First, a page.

When San Francisco's Joe Morgan hit a three-run, line-shot homer in the seventh inning at Candlestick Park on Sunday afternoon, Los Angeles Pitcher Terry Forster tossed his glove high in the air and the crowd of 47,457 cheered riotously as Morgan jubilantly rounded the bases. "I knew I was going to get a hit," the 39-year-old second baseman said afterward. "Nothing out there is new to me anymore." Forster worked the count to one-two and then threw what he would later describe as "the biggest mistake of my career"—a hanging slider. Morgan got all of it, and the Dodgers were finished for 1982.
Shortly after L.A.'s 5-3 loss, Forster sat slumped on a stool outside his clubhouse cubicle. "There was no excuse for it," he said. "That's the worst exhibition I've ever put on in a key game. One pitch! One pitch can win or lose a pennant."
First Baseman Steve Garvey of the dethroned World Champions stayed in full uniform long after the game was over. "I'm stalling in taking this thing off," he said, contemplating a future in some other uniform. "You don't spend 12 years of your life—12 years of exhilaration and low points, 12 important years—and not become reflective."
It was appropriate that a Giant should decide the division title because at the start of the chaotic final week of the regular season, the advantage among the three contenders appeared to be entirely with San Francisco. The Giants had just finished sweeping three games at Dodger Stadium and were the hottest team in the majors. As last week began they had won five in a row, 10 of 12 and 18 of 22. On Sept. 4 they had been nine games out of first. Now they were only one behind the Dodgers and Braves, and San Francisco's final seven games would be at home.
October 10, 1982
With only 10 games remaining in the season, the Dodgers had been three games ahead in first place. Now they were one-up and fading. Los Angeles had drawn more fans this year—3,608,881—than any team in baseball history, but the rooters had lately become hooters. "Maybe I should hang a funeral wreath here," a Dodger Stadium elevator operator had said before last Thursday's game with Atlanta, when the L.A. slide was standing at eight.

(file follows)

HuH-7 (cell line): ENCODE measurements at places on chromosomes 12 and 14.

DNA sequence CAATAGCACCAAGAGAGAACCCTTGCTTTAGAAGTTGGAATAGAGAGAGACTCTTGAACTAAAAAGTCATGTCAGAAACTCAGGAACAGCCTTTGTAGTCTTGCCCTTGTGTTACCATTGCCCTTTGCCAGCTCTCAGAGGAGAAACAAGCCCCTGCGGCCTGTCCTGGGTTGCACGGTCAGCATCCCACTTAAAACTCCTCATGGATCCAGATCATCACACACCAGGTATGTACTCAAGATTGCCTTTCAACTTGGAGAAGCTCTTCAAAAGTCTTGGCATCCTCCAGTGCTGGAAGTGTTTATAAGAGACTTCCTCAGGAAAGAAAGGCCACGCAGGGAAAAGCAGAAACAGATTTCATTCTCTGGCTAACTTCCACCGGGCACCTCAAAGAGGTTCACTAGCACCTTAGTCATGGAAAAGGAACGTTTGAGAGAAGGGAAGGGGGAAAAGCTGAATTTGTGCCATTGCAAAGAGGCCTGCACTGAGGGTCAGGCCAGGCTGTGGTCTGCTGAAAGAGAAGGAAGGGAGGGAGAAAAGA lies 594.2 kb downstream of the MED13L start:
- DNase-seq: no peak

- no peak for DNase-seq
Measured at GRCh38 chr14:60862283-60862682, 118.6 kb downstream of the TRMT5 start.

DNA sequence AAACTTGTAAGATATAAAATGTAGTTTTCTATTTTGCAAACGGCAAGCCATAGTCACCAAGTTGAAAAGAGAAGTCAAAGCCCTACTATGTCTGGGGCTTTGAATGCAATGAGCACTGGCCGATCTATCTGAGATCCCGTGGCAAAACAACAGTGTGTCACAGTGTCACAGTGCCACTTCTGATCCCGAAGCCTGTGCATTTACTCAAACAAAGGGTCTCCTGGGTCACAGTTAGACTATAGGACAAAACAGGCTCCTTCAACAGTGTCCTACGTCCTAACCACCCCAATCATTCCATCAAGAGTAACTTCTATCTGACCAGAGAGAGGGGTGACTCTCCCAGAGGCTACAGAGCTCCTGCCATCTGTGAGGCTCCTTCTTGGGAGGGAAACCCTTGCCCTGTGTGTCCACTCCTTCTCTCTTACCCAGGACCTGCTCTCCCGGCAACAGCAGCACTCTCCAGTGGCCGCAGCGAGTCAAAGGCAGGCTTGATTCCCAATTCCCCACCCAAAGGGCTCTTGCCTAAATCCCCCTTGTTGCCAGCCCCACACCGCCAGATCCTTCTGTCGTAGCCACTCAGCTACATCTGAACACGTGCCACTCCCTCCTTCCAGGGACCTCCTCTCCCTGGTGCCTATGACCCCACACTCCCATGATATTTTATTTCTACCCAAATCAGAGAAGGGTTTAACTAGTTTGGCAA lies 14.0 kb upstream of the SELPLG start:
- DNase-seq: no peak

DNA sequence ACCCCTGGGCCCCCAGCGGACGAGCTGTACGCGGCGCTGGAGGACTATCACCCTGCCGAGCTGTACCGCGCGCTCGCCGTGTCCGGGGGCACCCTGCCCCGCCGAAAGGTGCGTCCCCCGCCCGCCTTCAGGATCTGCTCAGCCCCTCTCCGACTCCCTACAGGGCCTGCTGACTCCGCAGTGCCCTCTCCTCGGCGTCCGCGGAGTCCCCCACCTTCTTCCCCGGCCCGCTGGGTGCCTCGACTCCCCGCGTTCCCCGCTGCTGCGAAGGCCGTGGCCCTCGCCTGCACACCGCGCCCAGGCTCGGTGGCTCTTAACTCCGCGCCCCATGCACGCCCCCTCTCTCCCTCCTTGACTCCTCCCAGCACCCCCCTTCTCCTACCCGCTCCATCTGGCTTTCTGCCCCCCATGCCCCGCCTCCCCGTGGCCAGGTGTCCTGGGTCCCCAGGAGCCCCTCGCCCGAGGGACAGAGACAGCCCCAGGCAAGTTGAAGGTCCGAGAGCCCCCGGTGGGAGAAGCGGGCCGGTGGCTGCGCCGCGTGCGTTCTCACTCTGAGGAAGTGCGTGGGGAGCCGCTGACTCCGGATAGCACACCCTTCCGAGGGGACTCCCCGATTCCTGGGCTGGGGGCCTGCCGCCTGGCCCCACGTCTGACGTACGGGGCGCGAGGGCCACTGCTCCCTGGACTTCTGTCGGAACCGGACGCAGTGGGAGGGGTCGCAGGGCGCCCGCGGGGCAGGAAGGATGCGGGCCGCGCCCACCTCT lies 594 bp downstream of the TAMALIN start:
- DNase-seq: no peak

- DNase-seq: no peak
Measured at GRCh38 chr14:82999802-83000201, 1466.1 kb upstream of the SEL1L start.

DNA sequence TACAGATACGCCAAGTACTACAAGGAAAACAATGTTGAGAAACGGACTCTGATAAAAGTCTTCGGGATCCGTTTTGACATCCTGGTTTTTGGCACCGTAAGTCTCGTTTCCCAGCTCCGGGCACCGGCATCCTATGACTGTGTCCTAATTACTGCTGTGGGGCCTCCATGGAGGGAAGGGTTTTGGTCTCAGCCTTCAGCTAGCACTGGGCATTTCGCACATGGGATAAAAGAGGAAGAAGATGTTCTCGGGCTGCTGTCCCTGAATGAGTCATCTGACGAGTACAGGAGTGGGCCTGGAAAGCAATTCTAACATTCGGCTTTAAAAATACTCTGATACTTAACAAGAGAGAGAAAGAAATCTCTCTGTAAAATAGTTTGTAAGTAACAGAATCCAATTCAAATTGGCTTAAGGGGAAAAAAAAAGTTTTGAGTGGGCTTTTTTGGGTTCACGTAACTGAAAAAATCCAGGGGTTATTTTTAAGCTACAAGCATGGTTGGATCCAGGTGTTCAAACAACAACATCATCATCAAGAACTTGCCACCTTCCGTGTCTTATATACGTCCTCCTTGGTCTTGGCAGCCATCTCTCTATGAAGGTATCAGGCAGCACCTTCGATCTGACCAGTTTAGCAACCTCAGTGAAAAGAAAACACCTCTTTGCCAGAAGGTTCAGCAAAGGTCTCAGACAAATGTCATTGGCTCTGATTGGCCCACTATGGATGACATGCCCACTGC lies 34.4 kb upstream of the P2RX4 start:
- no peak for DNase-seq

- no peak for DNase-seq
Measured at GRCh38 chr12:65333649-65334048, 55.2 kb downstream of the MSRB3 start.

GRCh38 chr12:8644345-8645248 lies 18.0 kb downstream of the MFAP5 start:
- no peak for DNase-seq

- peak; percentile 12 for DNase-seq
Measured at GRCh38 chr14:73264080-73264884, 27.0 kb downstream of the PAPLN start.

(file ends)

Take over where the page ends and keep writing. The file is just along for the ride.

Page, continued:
But there's no figuring baseball. Los Angeles broke its streak with a vengeance that night, demolishing the Braves 10-3. "A team can go into a slump," said Manager Tom Lasorda. "It's improper to call it a choke." When the laughter was over, many of the fans called loudly for Garvey, who had gone 3 for 3. Garvey's contract will expire at the end of the year, and the feeling is that the Dodgers won't make a sincere enough effort to re-sign him. The Thursday game could well have been his last at home, so the fans rose spontaneously to wish him a presumptive adieu. Tears formed in the eyes of this man of steel—and, some say, ice—and he impulsively tossed his cap into the stands.
Now it was on to San Francisco. The Giants had lost two games badly, 7-0 and 8-3, to the Braves, missing a golden chance to move into first. But then they had beaten Houston 6-1 and 7-6. So on Friday a season-high 53,281 showed up for the showdown with L.A. Both teams were now one behind the Braves with three to play.
During San Francisco's long surge, Manager Frank Robinson had seemed virtually infallible. Until Friday night. For seven innings, the Dodgers' Jerry Reuss and the Giants' Fred Breining had pitched scoreless baseball. But in the eighth, Breining loaded the bases by allowing a single and two walks to bring Robinson out to the mound. Ace lefthander Al Holland was warming up in the bullpen, and the next scheduled Dodger batter was the lefthand-hitting Rick Monday. The choice seemed very obvious.
But no. After a brief admonition to Breining—"You got yourself into this jam, now get yourself out of it"—Robinson was on his way back to the dugout. Breining worked Monday to a one-one count and then threw him his specialty, the forkball. Monday hit it into the football bleachers in right center. The grand slam was all Reuss needed in the 4-0 win. Breining's pitch seemed to take something out of the Giants because the Dodgers finished them for good, 15-2, on Saturday.
Robinson was disappointed but far from discouraged. "It has been a good year," he said. "When you go to the next to last game still in the running, you've got to be pleased. We learned a lot, grew a lot." Enough it seemed to win the division, even if it was for another team.